Unifor’s National President told leading U.S.business leaders that workers must not be left behind in the wave of industrial automation and that managing workplace technological change and just transition is critical.
“There’s no question automation puts jobs at risk but we have to confront that risk head on and exploit the opportunities new technology presents to allow us to work smarter and safer,” said Jerry Dias at the Industrial Exchange conference in Miami.
Dias was the only North American Labour leader invited to speak at the conference, which is exploring the impact of automation on workers and society.
“Workers must navigate new ground breaking technology and understand the importance of driving operational efficiency, but does it have to be at their expense?” asked Dias of 500 business owners and investors during a Future of Work Panel at the conference.
“In Canada we represent members in 20 of the key sectors of the country, all of which are impacted by automation. We are seeing the implementation of full automation of ore-hauling trucks in the Alberta oil-sands and we have public transit authorities testing autonomous buses. We have faced automation for decades in the major manufacturing plants, including auto, forestry and others. The transportation and aviation sectors are facing new technology and automation at an alarming rate. Our members are not naïve, or passive about what is at stake here,” said Dias.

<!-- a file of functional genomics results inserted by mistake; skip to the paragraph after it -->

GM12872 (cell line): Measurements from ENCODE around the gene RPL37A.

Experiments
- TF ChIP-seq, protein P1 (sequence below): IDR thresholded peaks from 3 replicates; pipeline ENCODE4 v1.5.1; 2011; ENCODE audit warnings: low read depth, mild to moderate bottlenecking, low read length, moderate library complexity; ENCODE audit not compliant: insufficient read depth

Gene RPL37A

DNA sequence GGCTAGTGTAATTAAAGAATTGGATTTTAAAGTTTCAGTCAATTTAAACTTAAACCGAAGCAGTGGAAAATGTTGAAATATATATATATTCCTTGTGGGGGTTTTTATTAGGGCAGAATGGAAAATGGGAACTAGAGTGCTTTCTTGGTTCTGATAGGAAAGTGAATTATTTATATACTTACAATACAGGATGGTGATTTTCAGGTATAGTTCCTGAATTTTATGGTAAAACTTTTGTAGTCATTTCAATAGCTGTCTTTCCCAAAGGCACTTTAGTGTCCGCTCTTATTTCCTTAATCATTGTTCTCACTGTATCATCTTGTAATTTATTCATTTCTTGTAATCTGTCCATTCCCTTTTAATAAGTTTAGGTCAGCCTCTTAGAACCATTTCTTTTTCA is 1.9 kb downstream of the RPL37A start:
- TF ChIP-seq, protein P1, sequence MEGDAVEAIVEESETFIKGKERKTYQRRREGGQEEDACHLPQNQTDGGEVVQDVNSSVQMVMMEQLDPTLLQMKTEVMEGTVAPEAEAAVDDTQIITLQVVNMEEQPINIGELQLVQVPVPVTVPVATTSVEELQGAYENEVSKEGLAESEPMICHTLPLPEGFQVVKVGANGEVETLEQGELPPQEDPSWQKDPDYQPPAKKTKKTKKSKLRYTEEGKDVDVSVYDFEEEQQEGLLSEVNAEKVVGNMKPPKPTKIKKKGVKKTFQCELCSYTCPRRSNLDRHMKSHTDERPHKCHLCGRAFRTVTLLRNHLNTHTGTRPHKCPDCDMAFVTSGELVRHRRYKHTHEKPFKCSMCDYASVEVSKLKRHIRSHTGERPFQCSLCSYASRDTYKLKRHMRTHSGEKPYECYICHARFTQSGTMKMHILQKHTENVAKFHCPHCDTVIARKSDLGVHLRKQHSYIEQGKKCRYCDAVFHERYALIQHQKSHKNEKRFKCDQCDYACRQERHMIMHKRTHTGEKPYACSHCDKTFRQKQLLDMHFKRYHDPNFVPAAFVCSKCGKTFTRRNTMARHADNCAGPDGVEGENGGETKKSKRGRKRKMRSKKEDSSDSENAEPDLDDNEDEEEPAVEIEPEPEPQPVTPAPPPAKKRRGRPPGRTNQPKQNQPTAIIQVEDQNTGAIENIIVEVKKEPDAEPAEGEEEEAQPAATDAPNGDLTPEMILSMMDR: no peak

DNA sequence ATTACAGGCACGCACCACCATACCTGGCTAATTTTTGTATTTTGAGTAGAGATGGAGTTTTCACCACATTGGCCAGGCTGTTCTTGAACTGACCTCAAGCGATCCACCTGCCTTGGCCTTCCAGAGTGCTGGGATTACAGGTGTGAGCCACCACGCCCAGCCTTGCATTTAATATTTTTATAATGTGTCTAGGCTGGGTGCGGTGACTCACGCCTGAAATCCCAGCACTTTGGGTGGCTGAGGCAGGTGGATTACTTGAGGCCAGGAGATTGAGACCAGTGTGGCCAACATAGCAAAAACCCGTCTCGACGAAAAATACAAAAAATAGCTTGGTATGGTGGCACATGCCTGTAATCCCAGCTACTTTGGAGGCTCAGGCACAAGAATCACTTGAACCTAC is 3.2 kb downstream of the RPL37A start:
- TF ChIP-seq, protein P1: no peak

Dias warned the business leaders not to use automation as a weapon for greed against workers and unions, who have a right to negotiate decent work and living wages and address income equality, because our society will be worse off. Dias went on to underscore that Unifor members will not be exploited.
“We know automation is going to have an impact on the Canadian job market and we should all be worried about the bigger impact on our social programs and our social safety net.”
Jobs are changing but workers should not live in fear that automation and robots are taking over explained Dias because people will always be the force behind successful businesses.
He said more support from governments and employers is needed to train workers for new tasks in what he described as a transformation of work. All levels of the education system need to respond with new programs and skills training to ensure society still has workers who will drive future business and economy.
Dias stressed that workers need to be informed in advance of technological changes in the workplace and must be involved in planning and bargaining transition plans that protect workers as businesses evolve and transform.
Unifor is not sitting idle. In 2018, the union hosted a national conference on the Future of Work in the face of technical change and automation. The conference brought together members from every sector to engage in discussion and work to develop strategies and solutions. The union continues to be engaged in this issue at bargaining tables and in conversations with legislators in Canada.